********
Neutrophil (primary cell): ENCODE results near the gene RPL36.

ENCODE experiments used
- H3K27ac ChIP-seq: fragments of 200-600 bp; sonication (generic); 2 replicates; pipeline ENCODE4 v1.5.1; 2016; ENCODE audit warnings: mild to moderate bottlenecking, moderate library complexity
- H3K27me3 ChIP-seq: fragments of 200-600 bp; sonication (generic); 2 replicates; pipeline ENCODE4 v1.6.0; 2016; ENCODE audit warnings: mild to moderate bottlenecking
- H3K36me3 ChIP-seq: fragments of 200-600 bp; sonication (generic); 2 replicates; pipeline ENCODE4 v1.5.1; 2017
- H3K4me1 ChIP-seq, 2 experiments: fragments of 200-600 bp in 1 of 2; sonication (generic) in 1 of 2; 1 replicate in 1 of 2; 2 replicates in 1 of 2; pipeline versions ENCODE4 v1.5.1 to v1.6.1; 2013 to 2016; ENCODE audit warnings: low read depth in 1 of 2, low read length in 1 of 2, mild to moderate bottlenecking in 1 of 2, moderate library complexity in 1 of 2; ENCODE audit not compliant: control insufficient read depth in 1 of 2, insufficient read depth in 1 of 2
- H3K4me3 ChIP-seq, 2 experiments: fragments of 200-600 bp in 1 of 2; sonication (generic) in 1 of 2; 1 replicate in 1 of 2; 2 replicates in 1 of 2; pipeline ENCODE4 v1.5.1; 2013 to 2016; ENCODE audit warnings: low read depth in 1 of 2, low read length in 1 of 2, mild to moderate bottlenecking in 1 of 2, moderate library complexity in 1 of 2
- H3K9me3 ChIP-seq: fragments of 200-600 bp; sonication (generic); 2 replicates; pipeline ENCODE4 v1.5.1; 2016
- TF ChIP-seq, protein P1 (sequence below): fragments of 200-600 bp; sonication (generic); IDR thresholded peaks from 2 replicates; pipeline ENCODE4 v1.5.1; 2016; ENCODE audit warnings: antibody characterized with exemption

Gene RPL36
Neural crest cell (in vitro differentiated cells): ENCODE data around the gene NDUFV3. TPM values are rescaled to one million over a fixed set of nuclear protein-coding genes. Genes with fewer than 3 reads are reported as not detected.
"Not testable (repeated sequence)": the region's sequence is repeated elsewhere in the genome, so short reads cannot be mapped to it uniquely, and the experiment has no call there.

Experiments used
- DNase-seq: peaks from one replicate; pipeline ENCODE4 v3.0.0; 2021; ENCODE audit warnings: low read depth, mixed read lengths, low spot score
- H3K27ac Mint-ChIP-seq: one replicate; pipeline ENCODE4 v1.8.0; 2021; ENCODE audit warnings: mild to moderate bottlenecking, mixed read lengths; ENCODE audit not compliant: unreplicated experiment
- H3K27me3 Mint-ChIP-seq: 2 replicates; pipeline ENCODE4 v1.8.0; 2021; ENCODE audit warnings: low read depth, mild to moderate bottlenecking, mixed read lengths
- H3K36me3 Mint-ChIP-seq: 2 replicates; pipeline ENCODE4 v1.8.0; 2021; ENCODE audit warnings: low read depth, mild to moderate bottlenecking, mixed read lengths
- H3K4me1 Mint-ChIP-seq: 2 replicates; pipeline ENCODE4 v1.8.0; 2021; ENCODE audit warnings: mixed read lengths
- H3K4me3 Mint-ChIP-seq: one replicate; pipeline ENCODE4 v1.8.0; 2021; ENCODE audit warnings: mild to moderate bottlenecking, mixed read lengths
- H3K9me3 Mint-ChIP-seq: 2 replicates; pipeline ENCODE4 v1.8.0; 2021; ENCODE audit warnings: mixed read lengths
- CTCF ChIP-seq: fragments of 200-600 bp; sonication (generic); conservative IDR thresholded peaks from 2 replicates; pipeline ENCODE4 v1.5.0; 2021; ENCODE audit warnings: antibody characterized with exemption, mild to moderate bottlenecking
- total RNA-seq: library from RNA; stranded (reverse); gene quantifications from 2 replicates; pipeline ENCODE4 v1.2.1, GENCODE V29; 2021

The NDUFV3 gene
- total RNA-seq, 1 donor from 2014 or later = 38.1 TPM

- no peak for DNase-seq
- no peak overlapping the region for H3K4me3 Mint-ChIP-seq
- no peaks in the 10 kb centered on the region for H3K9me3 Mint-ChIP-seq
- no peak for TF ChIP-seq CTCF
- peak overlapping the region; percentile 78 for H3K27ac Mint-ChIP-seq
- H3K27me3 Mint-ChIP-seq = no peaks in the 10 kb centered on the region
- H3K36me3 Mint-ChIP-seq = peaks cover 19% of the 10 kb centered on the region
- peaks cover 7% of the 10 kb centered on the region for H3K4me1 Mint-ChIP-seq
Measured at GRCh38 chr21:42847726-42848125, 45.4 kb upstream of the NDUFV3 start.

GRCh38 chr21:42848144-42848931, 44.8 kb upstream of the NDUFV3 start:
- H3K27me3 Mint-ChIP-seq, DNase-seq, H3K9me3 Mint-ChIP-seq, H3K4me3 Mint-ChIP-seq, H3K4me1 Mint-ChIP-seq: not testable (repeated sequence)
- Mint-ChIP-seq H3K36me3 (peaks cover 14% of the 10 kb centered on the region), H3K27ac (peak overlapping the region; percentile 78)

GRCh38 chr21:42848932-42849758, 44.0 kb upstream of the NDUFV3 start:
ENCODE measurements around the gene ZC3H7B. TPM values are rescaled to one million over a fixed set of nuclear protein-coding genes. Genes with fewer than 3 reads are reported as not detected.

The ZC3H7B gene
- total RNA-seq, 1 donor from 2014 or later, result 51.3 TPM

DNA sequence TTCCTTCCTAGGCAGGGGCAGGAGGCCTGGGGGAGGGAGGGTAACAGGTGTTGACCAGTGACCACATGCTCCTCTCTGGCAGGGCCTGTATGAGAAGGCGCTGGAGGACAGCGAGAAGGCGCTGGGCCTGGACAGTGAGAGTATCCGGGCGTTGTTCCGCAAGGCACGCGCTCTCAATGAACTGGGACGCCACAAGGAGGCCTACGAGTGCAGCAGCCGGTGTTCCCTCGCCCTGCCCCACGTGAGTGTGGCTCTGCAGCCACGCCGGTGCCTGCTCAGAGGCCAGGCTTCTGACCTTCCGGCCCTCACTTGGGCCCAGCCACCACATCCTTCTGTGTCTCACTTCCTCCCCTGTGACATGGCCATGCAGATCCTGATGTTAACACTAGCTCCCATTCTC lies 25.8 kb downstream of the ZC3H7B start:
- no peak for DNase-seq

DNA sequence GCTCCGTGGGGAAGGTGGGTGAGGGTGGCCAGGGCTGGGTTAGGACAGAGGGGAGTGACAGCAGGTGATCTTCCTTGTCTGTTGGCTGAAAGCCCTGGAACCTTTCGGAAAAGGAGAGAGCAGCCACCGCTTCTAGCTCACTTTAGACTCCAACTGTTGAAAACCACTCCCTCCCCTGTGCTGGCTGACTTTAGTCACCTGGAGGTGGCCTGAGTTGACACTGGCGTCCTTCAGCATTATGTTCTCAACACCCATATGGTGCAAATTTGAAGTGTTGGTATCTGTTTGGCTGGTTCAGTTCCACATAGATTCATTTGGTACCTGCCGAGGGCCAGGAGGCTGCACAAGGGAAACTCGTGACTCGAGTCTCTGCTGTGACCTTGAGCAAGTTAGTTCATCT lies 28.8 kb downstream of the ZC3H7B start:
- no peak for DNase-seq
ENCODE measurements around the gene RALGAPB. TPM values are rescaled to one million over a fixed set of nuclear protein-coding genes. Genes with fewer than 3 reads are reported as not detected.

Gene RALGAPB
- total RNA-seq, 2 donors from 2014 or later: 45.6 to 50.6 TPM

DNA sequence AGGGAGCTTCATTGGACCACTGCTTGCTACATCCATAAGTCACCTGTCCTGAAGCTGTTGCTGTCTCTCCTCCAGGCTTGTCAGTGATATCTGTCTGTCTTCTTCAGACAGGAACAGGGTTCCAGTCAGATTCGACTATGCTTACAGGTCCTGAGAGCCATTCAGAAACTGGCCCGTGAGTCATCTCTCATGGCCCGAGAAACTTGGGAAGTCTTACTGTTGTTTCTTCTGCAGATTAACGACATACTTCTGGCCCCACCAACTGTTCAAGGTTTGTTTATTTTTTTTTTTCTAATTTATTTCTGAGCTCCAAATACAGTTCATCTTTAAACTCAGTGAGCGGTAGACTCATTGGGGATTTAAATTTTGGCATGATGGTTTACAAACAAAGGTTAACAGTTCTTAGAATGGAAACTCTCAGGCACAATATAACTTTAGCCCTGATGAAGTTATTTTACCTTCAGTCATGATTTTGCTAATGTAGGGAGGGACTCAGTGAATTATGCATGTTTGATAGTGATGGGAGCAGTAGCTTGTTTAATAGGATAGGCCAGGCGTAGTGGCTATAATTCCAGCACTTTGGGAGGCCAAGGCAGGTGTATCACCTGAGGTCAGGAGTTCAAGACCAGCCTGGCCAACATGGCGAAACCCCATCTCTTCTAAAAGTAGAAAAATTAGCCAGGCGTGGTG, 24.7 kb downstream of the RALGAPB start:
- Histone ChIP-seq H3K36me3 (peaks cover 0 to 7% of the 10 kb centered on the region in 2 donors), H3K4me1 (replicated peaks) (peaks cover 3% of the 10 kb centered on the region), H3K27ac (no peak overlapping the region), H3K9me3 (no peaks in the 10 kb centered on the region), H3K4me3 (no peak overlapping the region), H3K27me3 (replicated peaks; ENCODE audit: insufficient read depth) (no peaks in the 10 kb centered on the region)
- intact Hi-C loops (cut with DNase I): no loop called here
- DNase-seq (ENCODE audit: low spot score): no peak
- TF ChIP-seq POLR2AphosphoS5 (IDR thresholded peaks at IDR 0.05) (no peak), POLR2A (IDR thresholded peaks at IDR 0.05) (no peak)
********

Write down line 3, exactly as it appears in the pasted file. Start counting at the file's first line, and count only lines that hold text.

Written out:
- H3K27ac ChIP-seq: fragments of 200-600 bp; sonication (generic); 2 replicates; pipeline ENCODE4 v1.5.1; 2016; ENCODE audit warnings: mild to moderate bottlenecking, moderate library complexity